Wednesday, 11 May 2016

Tonkatsu Donburi Pork Cutlets with steamed rice and bean sprouts or 炸猪排 - 豬肉豬排蓋飯 - A Delicious Japanese Chinese Cuisine

Lovely, plain but simple home style Japanese cooking at it’s best. You will love this one!

Tip: For a really crisp crumb coating. Slice bread and slowly toast it until golden brown or make Melba toast on a very low setting to dry out bread of all moisture. Place broken up pieces of toast into food processor and blend to make crumbs.
So the story goes.. “My Japanese grandmother often told me stories her grandmother had told her about life during the Meiji Restoration. I loved to hear of the time the ban on meat eating was lifted in Japan and great great grandmother ate meat for the first time. Tonkatso or breaded fried pork cutlets quickly became popular. Ton means pork and Katsu refers to cutlet. Katso Donburi is a closely related cousin and came later. No one could make it better than grandmother. She would generously fill each individual serving bowl (donburi) with hot steaming rice. Then she placed a small portion of cooked egg and vegetable on top. Finally she topped it all off with a sliced fried pork cutlet and a spoonful of delicious sauce. This type of meat in a bowl was always a real favourite among our family as well as everyone else in Japan. Even foreigners like this type of Namban-ryori or foreign devil’s food.” ~ Yukari Robb, Richmond, Virginia.
Another Comment follows…. “My husband is addicted to any kind of Oriental food and we have visited many Japanese and Chinese restaurants in our travels, both in this country and abroad. One of his all time favourites is katsu donburi, or pork cutlets with rice. He enjoys it so much that I finally persuaded a Japanese friend of mine to write to her mother in Japan and get a recipe for me as a surprise for my husband. When I presented the dish to him he was absolutely delighted and I have continued to make it often as a special treat.” ~ Shirley Channing, Dubuque, Iowa.                          Serves: 4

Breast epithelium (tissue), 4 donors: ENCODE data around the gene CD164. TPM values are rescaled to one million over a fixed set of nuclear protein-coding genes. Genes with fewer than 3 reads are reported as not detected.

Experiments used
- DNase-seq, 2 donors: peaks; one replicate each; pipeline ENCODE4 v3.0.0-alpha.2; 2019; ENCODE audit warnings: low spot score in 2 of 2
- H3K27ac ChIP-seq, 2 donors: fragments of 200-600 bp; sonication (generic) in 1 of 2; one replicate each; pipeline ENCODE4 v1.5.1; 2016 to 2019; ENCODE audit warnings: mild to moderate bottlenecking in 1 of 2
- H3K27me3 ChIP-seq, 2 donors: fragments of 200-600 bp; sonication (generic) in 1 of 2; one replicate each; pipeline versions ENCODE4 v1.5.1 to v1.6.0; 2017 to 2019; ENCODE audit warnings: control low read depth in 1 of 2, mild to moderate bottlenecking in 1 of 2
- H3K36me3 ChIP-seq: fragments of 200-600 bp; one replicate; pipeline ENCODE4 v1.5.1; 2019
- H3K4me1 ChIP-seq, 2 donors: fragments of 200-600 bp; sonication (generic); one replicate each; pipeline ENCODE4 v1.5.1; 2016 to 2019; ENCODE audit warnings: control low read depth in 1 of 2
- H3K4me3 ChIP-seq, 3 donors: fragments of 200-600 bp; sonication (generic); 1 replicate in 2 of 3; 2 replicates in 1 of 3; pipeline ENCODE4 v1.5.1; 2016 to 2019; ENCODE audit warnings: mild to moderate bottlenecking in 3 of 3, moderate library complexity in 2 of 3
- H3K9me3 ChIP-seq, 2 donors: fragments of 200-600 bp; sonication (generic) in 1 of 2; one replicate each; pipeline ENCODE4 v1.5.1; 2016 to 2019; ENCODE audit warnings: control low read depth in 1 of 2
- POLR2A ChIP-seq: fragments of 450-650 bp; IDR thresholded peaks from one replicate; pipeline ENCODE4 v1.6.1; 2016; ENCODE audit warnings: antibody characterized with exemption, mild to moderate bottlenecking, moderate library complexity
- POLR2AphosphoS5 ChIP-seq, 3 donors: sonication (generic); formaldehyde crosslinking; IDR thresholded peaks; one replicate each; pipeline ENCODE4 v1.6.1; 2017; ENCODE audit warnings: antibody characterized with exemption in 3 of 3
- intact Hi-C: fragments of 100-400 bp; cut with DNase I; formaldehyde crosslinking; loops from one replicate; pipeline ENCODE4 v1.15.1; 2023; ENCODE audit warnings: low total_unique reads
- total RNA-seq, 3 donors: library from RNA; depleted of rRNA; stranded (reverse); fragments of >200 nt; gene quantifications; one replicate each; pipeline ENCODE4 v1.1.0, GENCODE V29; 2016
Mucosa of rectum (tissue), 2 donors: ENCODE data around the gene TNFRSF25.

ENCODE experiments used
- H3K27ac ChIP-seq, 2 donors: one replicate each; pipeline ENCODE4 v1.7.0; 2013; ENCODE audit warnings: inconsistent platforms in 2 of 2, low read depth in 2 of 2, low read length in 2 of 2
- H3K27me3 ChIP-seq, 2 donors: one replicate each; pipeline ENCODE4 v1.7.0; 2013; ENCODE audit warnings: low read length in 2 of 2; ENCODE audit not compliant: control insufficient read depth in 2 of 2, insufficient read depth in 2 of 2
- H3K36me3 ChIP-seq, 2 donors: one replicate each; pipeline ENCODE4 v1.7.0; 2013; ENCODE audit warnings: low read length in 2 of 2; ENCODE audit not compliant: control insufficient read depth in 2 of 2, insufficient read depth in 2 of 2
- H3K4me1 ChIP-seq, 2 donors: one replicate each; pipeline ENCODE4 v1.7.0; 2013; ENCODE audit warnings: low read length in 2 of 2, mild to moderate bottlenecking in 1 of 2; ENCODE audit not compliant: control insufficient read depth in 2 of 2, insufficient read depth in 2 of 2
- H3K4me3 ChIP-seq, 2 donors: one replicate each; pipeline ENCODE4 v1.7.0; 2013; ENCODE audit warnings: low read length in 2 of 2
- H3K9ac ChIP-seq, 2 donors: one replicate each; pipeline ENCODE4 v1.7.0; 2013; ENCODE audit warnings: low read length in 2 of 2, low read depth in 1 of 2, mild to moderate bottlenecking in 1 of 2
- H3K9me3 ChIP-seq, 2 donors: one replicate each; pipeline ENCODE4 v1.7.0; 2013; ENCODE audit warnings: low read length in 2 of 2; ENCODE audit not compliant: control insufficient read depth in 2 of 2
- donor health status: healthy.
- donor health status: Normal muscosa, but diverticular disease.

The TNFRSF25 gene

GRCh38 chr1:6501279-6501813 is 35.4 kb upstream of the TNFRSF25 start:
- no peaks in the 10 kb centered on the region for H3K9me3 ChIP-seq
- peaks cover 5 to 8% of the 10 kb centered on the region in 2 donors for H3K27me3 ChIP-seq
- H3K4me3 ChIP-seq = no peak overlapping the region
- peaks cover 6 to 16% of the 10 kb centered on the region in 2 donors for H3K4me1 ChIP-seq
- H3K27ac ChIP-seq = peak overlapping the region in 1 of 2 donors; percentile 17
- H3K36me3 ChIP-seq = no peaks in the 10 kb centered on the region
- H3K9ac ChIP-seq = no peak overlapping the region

Ingredients: (Sauce)
50ml good Scotch whiskey
60ml thick dark soya sauce
90ml brown vinegar
60ml caramel sugar, brown
125ml water
Ingredients: (Pork)
3 – 4 oz (85 – 114g) Pork cutlets, about 1/8th inch thick
2 eggs, beaten
1 1/2 cups breadcrumbs
Vegetable oil for frying
4 eggs
1 onion (medium), thinly sliced or 6 scallions, sliced
450g fresh bean sprouts, rinsed and drained or according to taste
2 – 3 cups hot cooked rice
Combine all the sauce ingredients in a small saucepan over moderate heat and stir until the sugar dissolves. Set the sauce aside.
Heat the oven to 200 deg.
Dip the pork in the beaten eggs and then in the bread crumbs, patting the cutlets so that the coating adheres. Set the cutlets aside for 20 minutes to allow the coating to set.
Heat 1/2 inch of vegetable oil in a large skillet over moderately high heat. Cook the cutlets one at a time until brown on both sides, turning once. Drain on paper towels and keep warm in the oven.
Beat the eggs, adding any of the beaten egg left from coating the pork.
Heat 2 tablespoons of oil in a skillet over moderately high heat and add the onion or scallions. Cook, stirring, for 5 minutes until softened. Add the bean sprouts and stir for 2 to 3 minutes until softened. Pour in the eggs and cook, stirring, until just set.
Cut the pork into 1/8th inch strips or slices.
To serve, put a spoonful of hot rice in each serving bowl. Spoon the bean sprout mixture on top and pour some of the sauce over the bean sprouts. Top each serving with strips of pork. Serve immediately.

This recipe comes from the book: A taste from the past – Good old food – By Irena Chalmers.